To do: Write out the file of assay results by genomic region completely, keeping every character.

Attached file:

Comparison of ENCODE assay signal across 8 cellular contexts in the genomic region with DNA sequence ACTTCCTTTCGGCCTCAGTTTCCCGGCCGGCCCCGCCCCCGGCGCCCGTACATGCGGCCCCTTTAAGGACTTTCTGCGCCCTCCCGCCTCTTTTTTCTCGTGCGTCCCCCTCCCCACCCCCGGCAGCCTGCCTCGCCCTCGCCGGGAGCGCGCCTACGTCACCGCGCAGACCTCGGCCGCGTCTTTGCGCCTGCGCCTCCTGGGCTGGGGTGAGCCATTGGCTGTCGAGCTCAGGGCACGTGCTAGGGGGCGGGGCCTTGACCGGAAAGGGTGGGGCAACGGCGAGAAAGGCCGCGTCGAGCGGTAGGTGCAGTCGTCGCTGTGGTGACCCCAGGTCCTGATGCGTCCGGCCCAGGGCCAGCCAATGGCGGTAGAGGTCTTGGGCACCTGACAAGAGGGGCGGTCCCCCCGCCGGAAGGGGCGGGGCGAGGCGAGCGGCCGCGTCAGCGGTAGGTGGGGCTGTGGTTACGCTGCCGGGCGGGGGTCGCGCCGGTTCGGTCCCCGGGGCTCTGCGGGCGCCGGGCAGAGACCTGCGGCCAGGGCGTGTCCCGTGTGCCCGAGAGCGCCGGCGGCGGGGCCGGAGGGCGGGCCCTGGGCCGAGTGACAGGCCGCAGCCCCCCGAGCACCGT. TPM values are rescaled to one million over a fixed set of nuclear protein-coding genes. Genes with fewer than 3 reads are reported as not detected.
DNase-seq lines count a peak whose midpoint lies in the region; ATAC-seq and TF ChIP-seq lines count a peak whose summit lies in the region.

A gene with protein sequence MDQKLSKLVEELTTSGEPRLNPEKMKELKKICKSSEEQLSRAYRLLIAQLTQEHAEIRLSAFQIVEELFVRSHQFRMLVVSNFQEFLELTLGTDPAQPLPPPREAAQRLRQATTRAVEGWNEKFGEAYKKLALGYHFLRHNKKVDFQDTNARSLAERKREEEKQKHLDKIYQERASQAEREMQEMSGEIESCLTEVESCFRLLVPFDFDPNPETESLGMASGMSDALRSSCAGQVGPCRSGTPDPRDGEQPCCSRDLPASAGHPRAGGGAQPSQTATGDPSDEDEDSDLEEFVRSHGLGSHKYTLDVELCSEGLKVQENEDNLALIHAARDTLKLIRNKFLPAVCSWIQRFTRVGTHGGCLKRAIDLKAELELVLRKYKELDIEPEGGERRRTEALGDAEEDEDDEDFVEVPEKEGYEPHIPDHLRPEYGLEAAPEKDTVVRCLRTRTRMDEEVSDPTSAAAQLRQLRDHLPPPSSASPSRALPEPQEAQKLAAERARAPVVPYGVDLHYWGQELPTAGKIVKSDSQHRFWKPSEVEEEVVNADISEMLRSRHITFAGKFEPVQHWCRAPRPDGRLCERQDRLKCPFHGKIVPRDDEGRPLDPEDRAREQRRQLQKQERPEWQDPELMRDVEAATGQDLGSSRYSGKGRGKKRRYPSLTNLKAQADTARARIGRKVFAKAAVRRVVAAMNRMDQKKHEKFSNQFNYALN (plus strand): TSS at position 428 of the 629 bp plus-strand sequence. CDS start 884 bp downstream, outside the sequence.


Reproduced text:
Comparison of ENCODE assay signal across 8 cellular contexts in the genomic region with DNA sequence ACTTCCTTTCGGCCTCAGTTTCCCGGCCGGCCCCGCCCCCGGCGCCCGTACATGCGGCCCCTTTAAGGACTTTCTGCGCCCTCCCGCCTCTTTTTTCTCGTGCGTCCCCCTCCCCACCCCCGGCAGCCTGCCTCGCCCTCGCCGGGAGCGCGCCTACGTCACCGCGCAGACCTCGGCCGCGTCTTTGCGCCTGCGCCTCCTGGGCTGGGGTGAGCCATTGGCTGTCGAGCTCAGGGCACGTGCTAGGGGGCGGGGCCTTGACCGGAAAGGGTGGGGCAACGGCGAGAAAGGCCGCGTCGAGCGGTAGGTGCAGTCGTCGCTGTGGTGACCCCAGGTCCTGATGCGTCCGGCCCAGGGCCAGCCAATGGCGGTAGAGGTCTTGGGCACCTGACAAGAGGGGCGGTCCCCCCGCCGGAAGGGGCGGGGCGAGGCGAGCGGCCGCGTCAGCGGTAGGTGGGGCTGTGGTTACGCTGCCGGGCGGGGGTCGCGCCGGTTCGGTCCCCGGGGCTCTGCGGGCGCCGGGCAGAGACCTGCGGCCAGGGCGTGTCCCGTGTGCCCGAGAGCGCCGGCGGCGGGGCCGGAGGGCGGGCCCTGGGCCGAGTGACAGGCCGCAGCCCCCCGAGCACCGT. TPM values are rescaled to one million over a fixed set of nuclear protein-coding genes. Genes with fewer than 3 reads are reported as not detected.
DNase-seq lines count a peak whose midpoint lies in the region; ATAC-seq and TF ChIP-seq lines count a peak whose summit lies in the region.

A gene with protein sequence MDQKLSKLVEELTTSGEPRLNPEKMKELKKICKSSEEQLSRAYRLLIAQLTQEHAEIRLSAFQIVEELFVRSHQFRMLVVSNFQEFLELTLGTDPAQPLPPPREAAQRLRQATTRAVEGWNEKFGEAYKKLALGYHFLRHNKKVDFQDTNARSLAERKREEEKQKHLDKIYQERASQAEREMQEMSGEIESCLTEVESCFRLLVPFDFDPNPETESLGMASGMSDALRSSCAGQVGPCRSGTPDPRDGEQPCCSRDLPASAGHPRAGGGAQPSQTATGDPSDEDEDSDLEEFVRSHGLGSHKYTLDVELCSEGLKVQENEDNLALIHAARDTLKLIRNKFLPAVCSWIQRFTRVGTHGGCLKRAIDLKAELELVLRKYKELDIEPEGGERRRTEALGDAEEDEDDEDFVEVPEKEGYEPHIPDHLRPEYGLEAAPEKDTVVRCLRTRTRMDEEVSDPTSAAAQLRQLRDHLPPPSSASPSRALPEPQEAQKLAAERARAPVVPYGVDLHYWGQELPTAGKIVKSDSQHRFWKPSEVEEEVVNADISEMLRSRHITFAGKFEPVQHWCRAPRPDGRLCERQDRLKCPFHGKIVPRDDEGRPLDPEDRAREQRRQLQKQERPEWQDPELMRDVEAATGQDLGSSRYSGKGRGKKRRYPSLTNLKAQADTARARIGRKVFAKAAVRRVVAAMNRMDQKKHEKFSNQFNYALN (plus strand): TSS at position 428 of the 629 bp plus-strand sequence. CDS start 884 bp downstream, outside the sequence.